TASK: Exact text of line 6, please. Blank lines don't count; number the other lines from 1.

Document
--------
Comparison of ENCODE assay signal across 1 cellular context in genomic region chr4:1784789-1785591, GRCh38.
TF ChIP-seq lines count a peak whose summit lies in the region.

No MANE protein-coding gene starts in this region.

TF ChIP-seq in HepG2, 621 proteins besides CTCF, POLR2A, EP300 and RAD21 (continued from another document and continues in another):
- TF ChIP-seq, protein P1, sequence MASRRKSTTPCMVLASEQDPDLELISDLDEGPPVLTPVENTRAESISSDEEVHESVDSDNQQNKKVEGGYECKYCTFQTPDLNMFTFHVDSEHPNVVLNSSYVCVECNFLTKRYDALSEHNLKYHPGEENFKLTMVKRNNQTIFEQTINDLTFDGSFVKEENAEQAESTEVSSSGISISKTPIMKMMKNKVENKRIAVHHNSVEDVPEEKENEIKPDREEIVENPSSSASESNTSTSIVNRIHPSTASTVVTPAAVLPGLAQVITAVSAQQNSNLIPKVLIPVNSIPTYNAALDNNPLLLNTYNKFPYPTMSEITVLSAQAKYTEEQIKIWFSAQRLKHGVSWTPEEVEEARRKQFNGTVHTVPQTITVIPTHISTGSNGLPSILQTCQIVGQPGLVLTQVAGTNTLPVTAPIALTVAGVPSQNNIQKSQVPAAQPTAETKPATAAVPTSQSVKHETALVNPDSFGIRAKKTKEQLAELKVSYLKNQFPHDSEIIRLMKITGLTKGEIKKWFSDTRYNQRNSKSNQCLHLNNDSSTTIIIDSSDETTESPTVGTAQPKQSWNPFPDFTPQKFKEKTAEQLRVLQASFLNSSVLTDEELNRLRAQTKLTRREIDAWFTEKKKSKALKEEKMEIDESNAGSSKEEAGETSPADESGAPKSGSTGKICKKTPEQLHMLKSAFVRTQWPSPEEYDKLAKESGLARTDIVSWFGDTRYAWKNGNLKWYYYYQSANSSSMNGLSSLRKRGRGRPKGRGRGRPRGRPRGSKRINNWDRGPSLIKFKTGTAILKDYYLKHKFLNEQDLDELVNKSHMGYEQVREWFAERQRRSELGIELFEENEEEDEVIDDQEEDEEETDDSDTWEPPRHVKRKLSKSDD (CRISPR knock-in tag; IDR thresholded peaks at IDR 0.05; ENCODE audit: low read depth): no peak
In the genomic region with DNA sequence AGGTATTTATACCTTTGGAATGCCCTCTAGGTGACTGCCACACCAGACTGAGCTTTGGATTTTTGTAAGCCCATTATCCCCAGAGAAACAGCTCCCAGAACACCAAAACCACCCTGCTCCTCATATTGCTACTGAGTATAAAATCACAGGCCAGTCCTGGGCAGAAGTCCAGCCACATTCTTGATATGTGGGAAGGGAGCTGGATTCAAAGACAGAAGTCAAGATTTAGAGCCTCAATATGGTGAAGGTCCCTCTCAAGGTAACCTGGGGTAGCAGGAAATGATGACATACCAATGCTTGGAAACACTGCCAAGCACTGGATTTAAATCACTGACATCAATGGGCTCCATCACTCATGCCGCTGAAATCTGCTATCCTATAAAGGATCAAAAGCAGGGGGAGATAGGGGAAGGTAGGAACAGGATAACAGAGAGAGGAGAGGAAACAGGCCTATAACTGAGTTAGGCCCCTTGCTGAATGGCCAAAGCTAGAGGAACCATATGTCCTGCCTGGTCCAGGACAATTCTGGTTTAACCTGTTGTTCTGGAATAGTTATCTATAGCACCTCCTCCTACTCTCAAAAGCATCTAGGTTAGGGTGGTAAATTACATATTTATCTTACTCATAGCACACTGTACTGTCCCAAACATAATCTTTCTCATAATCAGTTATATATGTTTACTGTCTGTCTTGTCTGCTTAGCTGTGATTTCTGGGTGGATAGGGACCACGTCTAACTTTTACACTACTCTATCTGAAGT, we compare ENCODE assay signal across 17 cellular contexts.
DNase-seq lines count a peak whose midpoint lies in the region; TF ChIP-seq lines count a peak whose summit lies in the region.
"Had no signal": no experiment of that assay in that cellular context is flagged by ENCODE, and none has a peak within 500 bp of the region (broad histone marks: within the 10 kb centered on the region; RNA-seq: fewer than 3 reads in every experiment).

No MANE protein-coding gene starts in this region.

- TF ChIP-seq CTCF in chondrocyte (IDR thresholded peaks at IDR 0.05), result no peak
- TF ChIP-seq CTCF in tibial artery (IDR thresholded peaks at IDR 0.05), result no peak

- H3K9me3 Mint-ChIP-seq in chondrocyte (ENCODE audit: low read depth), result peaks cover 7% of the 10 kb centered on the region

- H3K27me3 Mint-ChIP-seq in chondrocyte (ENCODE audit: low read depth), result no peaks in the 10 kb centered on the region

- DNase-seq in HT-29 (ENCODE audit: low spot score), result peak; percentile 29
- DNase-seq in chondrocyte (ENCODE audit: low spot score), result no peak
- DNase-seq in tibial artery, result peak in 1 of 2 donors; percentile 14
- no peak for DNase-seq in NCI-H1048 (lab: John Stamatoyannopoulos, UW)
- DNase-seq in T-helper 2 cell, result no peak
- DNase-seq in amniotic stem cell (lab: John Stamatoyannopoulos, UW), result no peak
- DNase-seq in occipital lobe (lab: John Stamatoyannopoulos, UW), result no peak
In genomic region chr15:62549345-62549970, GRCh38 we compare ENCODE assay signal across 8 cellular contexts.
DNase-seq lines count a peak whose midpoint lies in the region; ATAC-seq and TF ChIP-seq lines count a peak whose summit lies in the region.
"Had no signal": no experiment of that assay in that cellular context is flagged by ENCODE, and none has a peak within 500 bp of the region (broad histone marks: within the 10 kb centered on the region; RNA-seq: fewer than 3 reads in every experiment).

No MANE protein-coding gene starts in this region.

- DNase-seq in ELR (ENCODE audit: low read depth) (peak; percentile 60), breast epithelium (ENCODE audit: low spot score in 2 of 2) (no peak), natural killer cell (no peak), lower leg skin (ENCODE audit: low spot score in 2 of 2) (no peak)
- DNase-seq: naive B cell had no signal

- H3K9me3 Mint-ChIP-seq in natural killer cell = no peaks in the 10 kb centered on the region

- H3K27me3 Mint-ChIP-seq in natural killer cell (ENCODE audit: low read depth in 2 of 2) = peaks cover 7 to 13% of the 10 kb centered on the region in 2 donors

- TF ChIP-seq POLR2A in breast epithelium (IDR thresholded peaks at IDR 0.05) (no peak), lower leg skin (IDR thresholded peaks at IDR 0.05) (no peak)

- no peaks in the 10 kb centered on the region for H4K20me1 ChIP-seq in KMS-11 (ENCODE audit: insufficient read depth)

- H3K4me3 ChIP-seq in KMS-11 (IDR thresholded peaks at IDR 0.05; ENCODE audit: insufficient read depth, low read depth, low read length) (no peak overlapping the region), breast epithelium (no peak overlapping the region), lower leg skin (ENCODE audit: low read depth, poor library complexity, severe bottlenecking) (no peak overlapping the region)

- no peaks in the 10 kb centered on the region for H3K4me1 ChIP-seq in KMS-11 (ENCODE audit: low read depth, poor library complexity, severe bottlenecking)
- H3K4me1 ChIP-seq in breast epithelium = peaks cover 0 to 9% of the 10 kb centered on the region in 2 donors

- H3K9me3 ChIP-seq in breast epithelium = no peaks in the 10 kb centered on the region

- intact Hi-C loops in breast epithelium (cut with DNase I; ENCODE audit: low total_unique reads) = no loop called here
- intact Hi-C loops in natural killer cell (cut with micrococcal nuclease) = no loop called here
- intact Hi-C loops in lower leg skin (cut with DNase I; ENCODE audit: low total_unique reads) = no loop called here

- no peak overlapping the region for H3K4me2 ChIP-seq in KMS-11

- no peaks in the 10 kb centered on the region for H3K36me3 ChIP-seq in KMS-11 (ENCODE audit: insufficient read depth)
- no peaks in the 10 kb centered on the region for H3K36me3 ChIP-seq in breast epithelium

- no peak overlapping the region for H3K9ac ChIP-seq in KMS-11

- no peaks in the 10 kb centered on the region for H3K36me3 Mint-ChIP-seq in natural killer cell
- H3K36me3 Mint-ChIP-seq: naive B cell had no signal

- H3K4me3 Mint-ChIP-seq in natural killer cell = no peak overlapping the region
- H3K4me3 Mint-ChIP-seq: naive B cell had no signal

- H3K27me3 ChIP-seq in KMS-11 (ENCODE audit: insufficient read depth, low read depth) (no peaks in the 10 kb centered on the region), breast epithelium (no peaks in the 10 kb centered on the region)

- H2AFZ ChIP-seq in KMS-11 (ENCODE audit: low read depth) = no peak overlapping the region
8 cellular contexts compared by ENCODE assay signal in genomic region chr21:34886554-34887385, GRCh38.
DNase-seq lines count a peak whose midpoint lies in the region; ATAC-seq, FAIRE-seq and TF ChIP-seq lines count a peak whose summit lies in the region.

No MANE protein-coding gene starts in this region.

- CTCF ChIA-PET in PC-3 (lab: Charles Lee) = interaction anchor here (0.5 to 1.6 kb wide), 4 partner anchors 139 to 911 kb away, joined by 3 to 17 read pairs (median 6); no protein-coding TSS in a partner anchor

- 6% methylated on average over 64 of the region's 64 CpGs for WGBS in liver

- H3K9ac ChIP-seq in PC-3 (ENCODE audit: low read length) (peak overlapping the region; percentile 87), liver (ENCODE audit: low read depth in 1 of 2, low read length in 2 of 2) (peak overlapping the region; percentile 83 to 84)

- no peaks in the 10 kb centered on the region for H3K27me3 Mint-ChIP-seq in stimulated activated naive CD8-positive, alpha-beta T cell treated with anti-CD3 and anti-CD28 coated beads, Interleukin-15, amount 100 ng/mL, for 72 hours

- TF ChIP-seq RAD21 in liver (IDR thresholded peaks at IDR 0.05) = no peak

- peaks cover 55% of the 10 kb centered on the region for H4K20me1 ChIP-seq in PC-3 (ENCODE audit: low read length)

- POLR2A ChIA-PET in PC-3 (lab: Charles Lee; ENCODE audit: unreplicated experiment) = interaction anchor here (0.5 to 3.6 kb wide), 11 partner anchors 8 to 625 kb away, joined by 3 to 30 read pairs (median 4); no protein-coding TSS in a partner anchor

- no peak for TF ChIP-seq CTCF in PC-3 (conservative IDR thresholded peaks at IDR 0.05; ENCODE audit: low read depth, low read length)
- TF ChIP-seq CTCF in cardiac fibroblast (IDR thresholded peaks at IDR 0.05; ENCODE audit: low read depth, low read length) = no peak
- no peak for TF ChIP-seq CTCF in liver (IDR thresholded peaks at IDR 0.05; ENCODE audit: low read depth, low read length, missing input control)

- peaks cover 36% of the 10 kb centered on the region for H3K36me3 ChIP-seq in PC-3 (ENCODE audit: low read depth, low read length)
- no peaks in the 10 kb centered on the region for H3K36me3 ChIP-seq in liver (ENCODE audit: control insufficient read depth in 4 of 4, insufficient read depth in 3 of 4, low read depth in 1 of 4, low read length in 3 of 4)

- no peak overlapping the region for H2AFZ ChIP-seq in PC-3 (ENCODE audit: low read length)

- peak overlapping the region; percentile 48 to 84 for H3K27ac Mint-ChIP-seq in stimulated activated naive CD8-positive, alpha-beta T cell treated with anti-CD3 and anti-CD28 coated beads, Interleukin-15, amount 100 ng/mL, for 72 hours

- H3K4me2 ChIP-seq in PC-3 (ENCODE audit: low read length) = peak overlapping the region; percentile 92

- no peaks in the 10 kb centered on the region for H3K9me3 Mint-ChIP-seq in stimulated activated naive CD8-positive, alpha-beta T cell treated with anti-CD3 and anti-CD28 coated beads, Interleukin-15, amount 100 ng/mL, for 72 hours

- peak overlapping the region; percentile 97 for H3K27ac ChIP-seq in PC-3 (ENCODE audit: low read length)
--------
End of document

In the genomic region with DNA sequence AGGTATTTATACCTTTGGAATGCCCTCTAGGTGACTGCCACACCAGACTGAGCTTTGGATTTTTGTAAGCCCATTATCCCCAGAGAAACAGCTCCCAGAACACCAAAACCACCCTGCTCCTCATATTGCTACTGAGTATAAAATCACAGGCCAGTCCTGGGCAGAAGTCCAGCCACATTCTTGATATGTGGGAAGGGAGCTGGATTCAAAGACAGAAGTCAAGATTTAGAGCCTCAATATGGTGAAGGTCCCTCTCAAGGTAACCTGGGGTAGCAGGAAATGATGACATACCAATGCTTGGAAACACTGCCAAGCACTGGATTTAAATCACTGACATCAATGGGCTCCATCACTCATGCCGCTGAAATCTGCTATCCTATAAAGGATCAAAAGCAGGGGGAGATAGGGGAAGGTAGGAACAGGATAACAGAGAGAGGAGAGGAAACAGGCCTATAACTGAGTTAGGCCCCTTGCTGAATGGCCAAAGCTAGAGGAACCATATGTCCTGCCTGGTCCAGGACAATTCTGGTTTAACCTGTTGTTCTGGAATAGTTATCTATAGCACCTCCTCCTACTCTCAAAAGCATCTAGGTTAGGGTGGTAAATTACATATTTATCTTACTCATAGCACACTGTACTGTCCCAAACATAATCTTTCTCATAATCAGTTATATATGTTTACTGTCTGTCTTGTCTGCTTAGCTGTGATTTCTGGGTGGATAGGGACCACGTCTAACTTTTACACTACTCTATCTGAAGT, we compare ENCODE assay signal across 17 cellular contexts.